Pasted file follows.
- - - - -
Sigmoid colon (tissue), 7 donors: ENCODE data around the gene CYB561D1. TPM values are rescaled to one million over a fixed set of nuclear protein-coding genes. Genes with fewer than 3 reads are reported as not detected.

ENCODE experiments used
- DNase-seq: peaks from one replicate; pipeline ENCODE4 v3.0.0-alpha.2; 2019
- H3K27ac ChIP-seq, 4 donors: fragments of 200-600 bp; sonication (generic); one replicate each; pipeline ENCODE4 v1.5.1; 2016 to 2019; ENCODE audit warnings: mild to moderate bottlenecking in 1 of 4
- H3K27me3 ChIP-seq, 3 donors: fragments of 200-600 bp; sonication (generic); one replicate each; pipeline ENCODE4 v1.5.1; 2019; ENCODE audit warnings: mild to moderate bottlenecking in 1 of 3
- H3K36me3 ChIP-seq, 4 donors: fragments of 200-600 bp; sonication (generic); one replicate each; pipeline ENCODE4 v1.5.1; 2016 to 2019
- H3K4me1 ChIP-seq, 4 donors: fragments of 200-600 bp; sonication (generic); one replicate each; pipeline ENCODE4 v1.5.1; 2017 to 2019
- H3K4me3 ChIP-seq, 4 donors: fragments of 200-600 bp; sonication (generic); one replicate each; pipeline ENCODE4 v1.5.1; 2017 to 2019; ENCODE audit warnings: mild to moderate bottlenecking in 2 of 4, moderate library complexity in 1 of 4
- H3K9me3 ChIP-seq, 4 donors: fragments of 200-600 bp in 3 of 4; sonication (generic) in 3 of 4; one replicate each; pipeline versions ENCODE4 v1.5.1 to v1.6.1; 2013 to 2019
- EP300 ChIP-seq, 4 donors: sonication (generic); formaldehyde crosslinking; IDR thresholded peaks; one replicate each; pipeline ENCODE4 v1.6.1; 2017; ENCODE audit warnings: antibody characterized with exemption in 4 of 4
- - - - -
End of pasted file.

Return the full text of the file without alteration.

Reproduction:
Sigmoid colon (tissue), 7 donors: ENCODE data around the gene CYB561D1. TPM values are rescaled to one million over a fixed set of nuclear protein-coding genes. Genes with fewer than 3 reads are reported as not detected.

ENCODE experiments used
- DNase-seq: peaks from one replicate; pipeline ENCODE4 v3.0.0-alpha.2; 2019
- H3K27ac ChIP-seq, 4 donors: fragments of 200-600 bp; sonication (generic); one replicate each; pipeline ENCODE4 v1.5.1; 2016 to 2019; ENCODE audit warnings: mild to moderate bottlenecking in 1 of 4
- H3K27me3 ChIP-seq, 3 donors: fragments of 200-600 bp; sonication (generic); one replicate each; pipeline ENCODE4 v1.5.1; 2019; ENCODE audit warnings: mild to moderate bottlenecking in 1 of 3
- H3K36me3 ChIP-seq, 4 donors: fragments of 200-600 bp; sonication (generic); one replicate each; pipeline ENCODE4 v1.5.1; 2016 to 2019
- H3K4me1 ChIP-seq, 4 donors: fragments of 200-600 bp; sonication (generic); one replicate each; pipeline ENCODE4 v1.5.1; 2017 to 2019
- H3K4me3 ChIP-seq, 4 donors: fragments of 200-600 bp; sonication (generic); one replicate each; pipeline ENCODE4 v1.5.1; 2017 to 2019; ENCODE audit warnings: mild to moderate bottlenecking in 2 of 4, moderate library complexity in 1 of 4
- H3K9me3 ChIP-seq, 4 donors: fragments of 200-600 bp in 3 of 4; sonication (generic) in 3 of 4; one replicate each; pipeline versions ENCODE4 v1.5.1 to v1.6.1; 2013 to 2019
- EP300 ChIP-seq, 4 donors: sonication (generic); formaldehyde crosslinking; IDR thresholded peaks; one replicate each; pipeline ENCODE4 v1.6.1; 2017; ENCODE audit warnings: antibody characterized with exemption in 4 of 4